The head of the Chechen Republic is reportedly coming to Israel to attend Beitar Jerusalem’s soccer game Sunday.
Ramzan Kadyrov’s trip was scheduled to assuage tensions in light of the ongoing conflict between the soccer club and parts of its fan base over the signing of two Muslim Chechen players, according to Israel Radio. His mission was also billed as an effort to increase tolerance between Jews and Muslims.
The signing last month of Zaur Sadayev and Gabriel Kadiev — the first Muslims to play for Beitar, a club with a strong nationalist orientation — came under racist attack by some of its fan base, who oppose having Muslims or Arabs play for the team.
Beitar faces another test on Sunday, when it hosts the Arab Israeli team Bnei Sakhnin. Kadiev is expected to play in that game.
Tensions over the signing of the players were exacerbated Friday morning when unknown perpetrators started a fire at the team’s administrative offices in the capital.
According to firefighters, the blaze was likely started by a Molotov cocktail thrown into the office of club steward, Meir Harush, next to the team’s training grounds. There were no injuries reported, but serious damage was caused to the building.
Beitar Jerusalem said the incident crossed “a red line when it comes to the violence and racism that we’re dealing with.”
Police set up a special investigative team to tackle the crime.
“Those who committed this despicable act,” read Beitar’s statement, “caused indescribable damage to items representing Beitar’s history, like trophies, plates and memorabilia.”
A spokesman for the Jerusalem fire department said that the fire was limited to Harush’s office, but that the surrounding offices and facilities suffered extensive damage caused by smoke and soot.
Harush — who has spent the past 20 years building a historical stash of club accolades and player uniforms — said, “They burned the symbol of Beitar, the history of the club. People without a heart. It’s infuriating and shocking,” reported Channel 1.
According to Beitar officials, security cameras surrounding the facility will likely help to catch the perpetrators.
Prime Minister Benjamin Netanyahu condemned the alleged arson, stating, “Such behavior is shameful. We cannot countenance such racism.” He added, “The Jewish people, who suffered from boycotts and ostracism, must be a light unto the nations.”
Jerusalem Mayor Nir Barkat reacted to news of the blaze saying, “Those who did this are not fans. They are criminals in every respect. This is an act reminiscent of the workings of a crime organization, and the authorities should respond accordingly.”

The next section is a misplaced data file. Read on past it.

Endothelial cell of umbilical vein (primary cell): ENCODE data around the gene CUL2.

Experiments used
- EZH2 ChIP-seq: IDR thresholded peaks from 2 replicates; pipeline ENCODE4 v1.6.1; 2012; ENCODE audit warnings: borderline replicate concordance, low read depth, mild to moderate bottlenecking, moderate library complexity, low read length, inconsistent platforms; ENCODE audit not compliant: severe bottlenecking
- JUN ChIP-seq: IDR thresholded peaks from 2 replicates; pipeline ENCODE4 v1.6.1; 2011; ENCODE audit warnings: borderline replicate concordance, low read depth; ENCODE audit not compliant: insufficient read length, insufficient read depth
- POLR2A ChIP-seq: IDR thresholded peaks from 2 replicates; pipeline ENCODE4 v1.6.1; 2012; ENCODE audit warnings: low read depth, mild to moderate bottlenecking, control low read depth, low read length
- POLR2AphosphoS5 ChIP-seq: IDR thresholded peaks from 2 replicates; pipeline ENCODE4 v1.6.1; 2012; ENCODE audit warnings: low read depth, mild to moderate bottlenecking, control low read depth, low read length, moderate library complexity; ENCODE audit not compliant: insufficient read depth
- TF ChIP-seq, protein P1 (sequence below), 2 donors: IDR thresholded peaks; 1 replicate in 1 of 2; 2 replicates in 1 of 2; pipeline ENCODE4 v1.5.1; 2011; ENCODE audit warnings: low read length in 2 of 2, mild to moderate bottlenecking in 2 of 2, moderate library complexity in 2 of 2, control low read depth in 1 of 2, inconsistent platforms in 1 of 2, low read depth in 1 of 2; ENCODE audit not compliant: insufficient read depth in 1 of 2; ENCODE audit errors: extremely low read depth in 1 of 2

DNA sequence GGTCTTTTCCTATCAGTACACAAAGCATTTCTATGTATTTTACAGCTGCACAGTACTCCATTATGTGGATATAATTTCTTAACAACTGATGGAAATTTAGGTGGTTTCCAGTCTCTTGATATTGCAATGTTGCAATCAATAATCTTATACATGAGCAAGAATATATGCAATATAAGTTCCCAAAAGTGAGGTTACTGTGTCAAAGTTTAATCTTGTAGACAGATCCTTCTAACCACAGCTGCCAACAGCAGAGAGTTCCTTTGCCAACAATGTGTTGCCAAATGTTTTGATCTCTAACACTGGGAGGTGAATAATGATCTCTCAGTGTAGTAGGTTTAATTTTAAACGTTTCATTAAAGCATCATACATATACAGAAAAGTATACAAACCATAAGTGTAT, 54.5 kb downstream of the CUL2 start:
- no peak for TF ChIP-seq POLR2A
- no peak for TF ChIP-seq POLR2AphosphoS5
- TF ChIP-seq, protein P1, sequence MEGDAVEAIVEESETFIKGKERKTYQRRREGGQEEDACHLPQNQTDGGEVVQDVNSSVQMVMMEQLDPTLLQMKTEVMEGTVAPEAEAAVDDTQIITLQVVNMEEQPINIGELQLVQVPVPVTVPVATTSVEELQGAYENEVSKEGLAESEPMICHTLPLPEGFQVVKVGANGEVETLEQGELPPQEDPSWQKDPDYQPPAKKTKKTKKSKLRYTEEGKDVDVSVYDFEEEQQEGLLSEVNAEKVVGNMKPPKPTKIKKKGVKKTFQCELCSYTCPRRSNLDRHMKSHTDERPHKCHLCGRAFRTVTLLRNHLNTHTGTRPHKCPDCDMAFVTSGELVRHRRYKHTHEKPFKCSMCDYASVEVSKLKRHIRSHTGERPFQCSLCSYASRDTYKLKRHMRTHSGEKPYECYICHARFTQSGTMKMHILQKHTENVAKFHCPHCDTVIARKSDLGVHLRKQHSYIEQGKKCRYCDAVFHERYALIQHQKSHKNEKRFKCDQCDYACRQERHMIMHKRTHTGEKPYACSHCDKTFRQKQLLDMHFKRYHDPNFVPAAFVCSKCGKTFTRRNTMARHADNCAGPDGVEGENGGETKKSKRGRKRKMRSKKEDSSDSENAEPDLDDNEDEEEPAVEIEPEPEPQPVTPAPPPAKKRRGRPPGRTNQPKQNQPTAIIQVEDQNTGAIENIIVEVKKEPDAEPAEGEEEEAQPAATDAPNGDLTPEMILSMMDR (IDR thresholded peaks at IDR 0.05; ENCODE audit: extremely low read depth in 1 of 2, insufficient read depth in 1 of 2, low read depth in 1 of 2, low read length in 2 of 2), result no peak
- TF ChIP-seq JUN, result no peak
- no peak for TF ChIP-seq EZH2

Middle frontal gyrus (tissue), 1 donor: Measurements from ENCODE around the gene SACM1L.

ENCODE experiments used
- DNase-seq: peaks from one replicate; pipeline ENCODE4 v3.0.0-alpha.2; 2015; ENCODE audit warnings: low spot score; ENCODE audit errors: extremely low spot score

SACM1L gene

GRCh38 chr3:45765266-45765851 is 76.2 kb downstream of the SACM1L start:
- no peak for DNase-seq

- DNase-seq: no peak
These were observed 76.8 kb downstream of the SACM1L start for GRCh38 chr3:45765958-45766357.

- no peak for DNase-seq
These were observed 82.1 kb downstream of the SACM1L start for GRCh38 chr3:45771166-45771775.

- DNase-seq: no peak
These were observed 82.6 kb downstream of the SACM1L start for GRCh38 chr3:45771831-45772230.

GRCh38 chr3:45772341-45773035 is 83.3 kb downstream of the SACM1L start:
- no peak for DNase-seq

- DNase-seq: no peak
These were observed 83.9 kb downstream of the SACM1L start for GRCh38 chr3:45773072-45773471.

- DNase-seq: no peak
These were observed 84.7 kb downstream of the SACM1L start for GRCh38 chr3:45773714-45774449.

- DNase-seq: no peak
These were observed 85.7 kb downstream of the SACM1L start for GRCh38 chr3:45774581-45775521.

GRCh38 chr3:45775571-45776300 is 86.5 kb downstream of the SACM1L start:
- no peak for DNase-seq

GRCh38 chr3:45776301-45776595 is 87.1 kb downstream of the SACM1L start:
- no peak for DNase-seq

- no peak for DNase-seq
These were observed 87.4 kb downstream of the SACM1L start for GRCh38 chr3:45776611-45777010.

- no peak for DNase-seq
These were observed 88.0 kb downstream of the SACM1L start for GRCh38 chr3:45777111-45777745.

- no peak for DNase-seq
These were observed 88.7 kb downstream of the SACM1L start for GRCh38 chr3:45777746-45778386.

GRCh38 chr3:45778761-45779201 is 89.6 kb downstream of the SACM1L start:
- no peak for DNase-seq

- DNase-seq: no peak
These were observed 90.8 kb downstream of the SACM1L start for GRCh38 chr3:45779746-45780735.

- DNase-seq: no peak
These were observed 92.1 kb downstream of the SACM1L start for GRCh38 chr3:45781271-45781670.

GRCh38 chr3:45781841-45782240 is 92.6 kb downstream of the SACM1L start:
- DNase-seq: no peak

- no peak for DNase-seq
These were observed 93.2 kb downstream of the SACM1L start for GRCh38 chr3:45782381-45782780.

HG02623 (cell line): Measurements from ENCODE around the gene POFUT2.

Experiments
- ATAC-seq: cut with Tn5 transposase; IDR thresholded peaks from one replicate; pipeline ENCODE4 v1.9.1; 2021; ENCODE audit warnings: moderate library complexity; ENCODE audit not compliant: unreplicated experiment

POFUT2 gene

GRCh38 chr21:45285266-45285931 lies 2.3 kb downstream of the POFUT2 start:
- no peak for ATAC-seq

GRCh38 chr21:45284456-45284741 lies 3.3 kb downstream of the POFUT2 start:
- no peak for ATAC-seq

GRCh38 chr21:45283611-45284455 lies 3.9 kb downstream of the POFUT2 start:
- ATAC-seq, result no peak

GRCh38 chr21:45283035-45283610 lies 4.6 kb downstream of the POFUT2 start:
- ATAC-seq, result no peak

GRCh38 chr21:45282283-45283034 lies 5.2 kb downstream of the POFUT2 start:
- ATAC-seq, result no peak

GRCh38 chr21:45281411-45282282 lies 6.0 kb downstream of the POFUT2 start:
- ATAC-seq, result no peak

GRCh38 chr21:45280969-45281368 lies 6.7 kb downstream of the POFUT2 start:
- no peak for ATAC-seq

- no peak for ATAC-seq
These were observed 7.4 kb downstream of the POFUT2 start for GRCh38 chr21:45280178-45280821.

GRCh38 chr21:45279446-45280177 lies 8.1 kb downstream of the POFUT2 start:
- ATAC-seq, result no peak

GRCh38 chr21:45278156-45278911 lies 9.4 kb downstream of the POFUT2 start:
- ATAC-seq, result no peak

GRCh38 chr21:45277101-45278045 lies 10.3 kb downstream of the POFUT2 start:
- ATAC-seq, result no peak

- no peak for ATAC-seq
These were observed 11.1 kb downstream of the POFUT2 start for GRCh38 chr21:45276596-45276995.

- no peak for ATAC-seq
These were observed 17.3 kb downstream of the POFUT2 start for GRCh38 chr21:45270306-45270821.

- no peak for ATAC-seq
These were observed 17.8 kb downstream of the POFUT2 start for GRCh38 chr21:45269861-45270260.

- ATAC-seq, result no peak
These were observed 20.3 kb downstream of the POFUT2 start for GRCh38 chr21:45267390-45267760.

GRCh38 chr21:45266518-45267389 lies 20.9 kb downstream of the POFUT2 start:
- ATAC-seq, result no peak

On Thursday, the Jerusalem District Attorney charged four Beitar Jerusalem fans with racial incitement for their reaction to the players, who have been in Israel for less than two weeks.
News of the indictments came as police said they would work to crack down on racism in the club’s fan base, which has become notorious for displays of hostility towards opposing teams’ players during games.
Three supporters, aged 22 to 24, were accused of shouting chants including “Death to Arabs” and “May your village burn” during a recent Beitar match against Bnei Yehuda in the capital.
Another indictment was filed against a 23-year-old Jerusalem resident who was accused of trying to break into the team’s training ground with the intent of sabotaging the introduction of Sadayev and Kadiev.
The Jerusalem district police said Thursday it was planning a large-scale operation to penetrate and crack down on a tightly knit group of 30-50 extremist supporters within the Beitar fan base known as La Familia. Police said they intend to use surveillance and phone tapping in order to gain intelligence on the group and curb its activities.
Also Thursday, the Sports Betting Council said it would transfer NIS 200,000 to Beitar to help it in its efforts to root out racism from its games.
Kadyrov, a former Chechen guerrilla and the son of an assassinated former president, has been the leader of the Russian republic since 2007. The oil-rich republic has historically been a rebellious thorn in Russia’s side, culminating most recently in the bitter Second Chechen War which started in 1999 and continued throughout the next decade, during which the republic’s capital, Grozny, was pulverized and an estimated 60,000 were killed, often via brutal tactics.
Ruble-rich postwar Chechnya has become relatively stable, but Western groups say human rights abuses are rampant.
Philip Podolsky contributed to this report.